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Cable Tech

Light Reading's cable business services events: A retrospective

Hey, have we mentioned it yet? Light Reading's Cable Next-Gen Business Services Digital Symposium heads into its 15th year this Thursday.

Why, yes, we have mentioned it – here and here.

Let's keep this going. I've decided that it's my turn to serve up a glance back at what has become the longest running event in Light Reading history. It almost seems like a decade and a half has passed by.

December 2007: When it all began

On a cold, blustery day, Alan Breznick and I hopped on a subway to The Westin New York at Times Square early on December 7, 2007. We took the subway because it was inexpensive and, more importantly, because Alan, a wily vet of the Big Apple, knew how to get us from point A to B to C. When I'm in New York, I cab or Uber it to locations that might be two blocks away, because I usually can't find my way out of a paper sack.

So off we went, to the first ever Light Reading Cable event (yes, that's what the cable section of the site was called Back In The Day). In fact, the event itself was called The Future of Cable Business Services back then. Here's some visual proof of the moment, taken with a vintage 1.5-megapixel Sony camera:

Feast your eyes on the signage for Light Reading's first-ever cable event, an image taken with a digital camera that delivered picture quality that was only rivaled by VHS. 
(Image source: Jeff Baumgartner)
Feast your eyes on the signage for Light Reading's first-ever cable event, an image taken with a digital camera that delivered picture quality that was only rivaled by VHS.
(Image source: Jeff Baumgartner)

We didn't know what to expect, but that first-ever event had a great turnout as Alan headed up the exploration of cable's gradual move into the lucrative business services market. At the time, US cable had attracted about $2 billion to $2.5 billion annually, or 2% of the total business services market. These days, Comcast alone is pulling down more than $2 billion per quarter in business services revenues.

Back then, cable's focus was largely on small businesses served on the DOCSIS network, with Time Warner Cable talking about a new phone service that supported up to 12 lines with unlimited local and long distance calling. "2008 is the year to scale our phone business and drive the bundle," Kenneth Fitzpatrick, then the SVP of business services at Time Warner Cable, boasted at the time.

But Optimum Lightpath was also in the market, serving larger businesses with fiber and talking up the virtues of MEF. Fast-forward to today, and that unit is still going strong, now jointly owned by Altice USA and Morgan Stanley Infrastructure Partners (MSIP).

Oh, and Ugly George paid us a visit.

The event set the table for many more events – and many more hours of toiling by Alan – in the years to come.

December 2009: Cloudy, with a chance of Ethernet

It was around this time that US cable was starting to get more fixated on cloud computing and Ethernet-based services for businesses. And operators started to discuss how mobile broadband would be part of that picture, with certain operators, TWC among them, focused on their partnership at the time with WiMax provider Clearwire. Say, how did that turn out?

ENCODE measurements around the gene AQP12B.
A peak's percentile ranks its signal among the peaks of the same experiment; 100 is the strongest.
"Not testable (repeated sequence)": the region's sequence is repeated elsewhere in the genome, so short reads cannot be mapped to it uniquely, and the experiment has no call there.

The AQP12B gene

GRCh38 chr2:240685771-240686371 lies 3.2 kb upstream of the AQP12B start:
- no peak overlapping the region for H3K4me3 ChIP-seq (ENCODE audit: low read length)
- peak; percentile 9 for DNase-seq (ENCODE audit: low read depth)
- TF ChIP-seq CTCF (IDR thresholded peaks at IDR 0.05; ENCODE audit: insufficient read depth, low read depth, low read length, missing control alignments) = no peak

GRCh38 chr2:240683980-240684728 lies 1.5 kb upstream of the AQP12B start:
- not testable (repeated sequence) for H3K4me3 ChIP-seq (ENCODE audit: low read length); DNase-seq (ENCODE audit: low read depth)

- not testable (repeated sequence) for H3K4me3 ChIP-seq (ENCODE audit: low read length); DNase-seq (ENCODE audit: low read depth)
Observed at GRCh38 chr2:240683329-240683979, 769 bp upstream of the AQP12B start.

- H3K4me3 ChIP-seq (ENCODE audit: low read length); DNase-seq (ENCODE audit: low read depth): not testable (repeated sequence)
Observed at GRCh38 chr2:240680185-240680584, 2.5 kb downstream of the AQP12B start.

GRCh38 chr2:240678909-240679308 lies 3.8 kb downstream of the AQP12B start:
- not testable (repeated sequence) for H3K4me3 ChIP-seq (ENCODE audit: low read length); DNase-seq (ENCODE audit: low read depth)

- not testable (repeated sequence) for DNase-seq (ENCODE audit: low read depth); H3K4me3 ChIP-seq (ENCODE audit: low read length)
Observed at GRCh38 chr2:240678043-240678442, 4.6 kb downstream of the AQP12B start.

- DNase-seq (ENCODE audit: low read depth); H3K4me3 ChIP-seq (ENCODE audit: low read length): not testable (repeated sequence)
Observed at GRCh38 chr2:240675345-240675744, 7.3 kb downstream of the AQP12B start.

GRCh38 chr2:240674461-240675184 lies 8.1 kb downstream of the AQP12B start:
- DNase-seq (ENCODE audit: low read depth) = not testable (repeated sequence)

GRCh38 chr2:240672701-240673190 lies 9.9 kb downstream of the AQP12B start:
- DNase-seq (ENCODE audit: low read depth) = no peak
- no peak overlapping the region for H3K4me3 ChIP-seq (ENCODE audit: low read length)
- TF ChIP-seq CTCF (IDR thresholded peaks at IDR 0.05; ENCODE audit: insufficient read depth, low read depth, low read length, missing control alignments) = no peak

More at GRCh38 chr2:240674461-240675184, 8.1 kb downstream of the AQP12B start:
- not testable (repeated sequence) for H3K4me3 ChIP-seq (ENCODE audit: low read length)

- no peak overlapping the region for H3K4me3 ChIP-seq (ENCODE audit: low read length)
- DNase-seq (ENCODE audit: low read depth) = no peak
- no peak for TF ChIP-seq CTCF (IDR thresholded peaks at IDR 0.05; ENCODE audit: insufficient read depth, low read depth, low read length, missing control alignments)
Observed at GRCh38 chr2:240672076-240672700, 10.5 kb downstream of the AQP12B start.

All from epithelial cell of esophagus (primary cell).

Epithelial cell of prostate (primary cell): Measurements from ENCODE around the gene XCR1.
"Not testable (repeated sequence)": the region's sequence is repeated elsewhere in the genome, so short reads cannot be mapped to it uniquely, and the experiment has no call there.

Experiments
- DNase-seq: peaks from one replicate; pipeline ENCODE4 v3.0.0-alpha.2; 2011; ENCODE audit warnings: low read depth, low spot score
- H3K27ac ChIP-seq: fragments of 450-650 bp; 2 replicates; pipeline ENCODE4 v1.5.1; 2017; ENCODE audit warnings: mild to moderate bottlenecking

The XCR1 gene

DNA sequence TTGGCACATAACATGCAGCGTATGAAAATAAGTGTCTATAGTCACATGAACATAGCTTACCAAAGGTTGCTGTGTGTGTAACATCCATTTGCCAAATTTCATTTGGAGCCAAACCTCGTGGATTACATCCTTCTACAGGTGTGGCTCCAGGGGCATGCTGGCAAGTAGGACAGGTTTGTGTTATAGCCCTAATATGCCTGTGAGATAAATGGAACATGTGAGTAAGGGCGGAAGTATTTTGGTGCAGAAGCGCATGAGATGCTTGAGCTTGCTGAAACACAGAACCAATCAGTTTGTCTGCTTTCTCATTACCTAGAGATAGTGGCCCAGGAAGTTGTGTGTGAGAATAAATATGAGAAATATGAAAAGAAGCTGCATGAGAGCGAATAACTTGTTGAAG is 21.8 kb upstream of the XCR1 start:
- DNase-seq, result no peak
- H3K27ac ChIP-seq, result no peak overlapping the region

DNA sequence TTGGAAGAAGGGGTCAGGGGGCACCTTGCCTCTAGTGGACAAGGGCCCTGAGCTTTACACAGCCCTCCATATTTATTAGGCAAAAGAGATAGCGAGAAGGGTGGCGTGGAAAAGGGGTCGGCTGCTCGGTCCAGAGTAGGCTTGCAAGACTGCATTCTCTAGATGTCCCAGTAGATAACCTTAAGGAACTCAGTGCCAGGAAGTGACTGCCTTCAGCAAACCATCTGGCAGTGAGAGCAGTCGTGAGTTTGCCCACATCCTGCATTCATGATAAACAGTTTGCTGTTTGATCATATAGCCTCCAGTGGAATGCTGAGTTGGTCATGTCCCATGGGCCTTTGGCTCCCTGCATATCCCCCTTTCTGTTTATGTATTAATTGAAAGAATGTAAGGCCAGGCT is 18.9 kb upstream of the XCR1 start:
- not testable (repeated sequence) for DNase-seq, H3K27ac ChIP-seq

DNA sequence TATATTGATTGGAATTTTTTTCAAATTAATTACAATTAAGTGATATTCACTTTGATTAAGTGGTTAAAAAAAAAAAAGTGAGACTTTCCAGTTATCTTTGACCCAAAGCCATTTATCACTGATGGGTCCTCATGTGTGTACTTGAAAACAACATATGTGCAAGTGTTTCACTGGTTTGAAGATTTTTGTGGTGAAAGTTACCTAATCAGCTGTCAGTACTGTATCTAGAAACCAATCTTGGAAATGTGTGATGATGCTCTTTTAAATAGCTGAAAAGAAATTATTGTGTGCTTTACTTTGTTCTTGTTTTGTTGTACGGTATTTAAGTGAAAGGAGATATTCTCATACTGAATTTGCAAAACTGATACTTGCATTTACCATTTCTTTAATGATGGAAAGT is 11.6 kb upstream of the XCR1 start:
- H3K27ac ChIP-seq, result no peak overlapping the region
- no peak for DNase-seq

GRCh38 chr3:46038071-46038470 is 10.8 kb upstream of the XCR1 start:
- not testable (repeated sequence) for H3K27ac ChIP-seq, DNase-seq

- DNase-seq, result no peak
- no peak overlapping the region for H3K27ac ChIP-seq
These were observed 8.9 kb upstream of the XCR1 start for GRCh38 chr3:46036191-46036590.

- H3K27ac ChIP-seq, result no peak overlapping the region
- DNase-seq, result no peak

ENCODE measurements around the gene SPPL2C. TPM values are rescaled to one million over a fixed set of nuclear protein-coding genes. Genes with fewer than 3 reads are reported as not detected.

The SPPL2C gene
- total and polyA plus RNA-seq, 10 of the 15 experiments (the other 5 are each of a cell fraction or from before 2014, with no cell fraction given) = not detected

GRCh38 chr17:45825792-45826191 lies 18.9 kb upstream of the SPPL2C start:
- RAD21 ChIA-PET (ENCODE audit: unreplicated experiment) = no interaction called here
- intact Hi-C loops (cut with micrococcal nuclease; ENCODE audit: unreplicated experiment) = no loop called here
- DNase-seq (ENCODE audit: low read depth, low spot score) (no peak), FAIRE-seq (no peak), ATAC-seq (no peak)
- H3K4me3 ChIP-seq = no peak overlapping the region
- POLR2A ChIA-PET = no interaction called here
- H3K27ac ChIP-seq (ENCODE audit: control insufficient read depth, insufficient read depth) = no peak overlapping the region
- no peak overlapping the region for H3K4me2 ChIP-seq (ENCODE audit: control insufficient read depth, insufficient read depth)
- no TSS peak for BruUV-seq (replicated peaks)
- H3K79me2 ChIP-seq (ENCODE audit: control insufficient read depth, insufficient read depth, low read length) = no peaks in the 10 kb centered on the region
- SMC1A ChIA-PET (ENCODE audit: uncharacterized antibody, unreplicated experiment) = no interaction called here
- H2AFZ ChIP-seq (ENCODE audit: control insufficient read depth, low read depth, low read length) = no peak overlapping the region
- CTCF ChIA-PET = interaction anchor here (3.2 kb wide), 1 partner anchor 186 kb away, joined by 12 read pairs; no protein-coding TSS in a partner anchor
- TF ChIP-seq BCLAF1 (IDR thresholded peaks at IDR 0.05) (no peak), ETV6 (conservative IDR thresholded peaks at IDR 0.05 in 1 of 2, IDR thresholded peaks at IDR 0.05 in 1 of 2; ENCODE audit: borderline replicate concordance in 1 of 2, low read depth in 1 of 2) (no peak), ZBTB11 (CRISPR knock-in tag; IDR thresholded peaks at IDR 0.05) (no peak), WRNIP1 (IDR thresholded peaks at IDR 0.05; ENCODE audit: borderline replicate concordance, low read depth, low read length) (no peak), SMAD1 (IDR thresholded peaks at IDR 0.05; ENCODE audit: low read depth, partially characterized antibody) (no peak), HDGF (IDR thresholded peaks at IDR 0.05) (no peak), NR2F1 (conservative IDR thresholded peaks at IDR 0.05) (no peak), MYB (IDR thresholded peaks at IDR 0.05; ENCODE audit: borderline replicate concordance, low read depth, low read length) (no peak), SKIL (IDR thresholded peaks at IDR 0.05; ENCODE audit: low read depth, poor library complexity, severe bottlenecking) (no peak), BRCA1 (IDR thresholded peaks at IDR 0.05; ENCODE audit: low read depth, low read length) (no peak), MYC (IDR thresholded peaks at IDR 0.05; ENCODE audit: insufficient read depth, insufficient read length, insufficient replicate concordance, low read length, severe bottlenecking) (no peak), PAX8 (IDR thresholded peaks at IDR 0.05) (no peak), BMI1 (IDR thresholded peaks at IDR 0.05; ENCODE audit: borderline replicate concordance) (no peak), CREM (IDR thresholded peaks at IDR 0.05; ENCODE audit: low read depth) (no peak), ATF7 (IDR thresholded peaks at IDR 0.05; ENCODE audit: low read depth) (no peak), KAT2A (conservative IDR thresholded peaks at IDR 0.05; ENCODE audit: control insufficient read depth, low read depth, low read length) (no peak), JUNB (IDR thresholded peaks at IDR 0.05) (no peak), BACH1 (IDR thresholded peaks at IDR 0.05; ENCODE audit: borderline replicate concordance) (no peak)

This was also around the time that cable operators were driving enough scale into business services to result in the bandying of some big, round numbers. "We'll definitely hit $1 billion in 2010," and double that to $2 billion within six years, Phil Meeks, then VP of Cox Business, said at the event. "The market's there for us to get it," he added, citing the pursuit of verticals such as government, healthcare, education and financial institutions.

Oh, and some of us were already a bit spent before the event got underway – Comcast announced that morning it was buying NBCUniversal.

December 2011: Even bigger bucks

This year, Alan, LR's Knower of All Things Cable, predicted that US cable operators were in position to pull down about $6 billion in commercial revenues in 2011, and build on the 4% to 5% of the market the industry had been able to carve out for itself. This was all entering the picture after Cox, Comcast and Time Warner Cable had all broken the $1 billion mark in annual business services revenues for the first time. And Comcast was poised to easily surpass the $2 billion market in 2012.

December 2012: More milestones

Cox's Phil Meeks was with us again, announcing that the cable operator was on track to bring in $1.4 billion in business services revenues that year, though the company's cell backhaul business was showing signs of slowing down.

December 2014: Crossing the $10B barrier

Still a year before it would eventually strike a deal to combine with Charter Communications, TWC's annual biz services take had surpassed the $3 billion mark. Meanwhile, US cable was on the verge of crossing the $10 billion milestone in annual business services revenues , with Alan observing that MSOs were "moving up the value chain to larger companies."

Indeed, they have, and did. Comcast Business, for example, launched an initiative focused on the Fortune 1000 the following year.

I could go on and on. But you get the gist. US cable has made some incredible progress with business services over the past 15 years, and Light Reading, led by Alan, have been there every step of the way.

And we hope you'll be with us virtually this Thursday (December 9) as this year's event, which features speakers from Cox, Comcast, AWS, MEF and Altice USA, gets underway. Just go here to register.

— Jeff Baumgartner, Senior Editor, Light Reading

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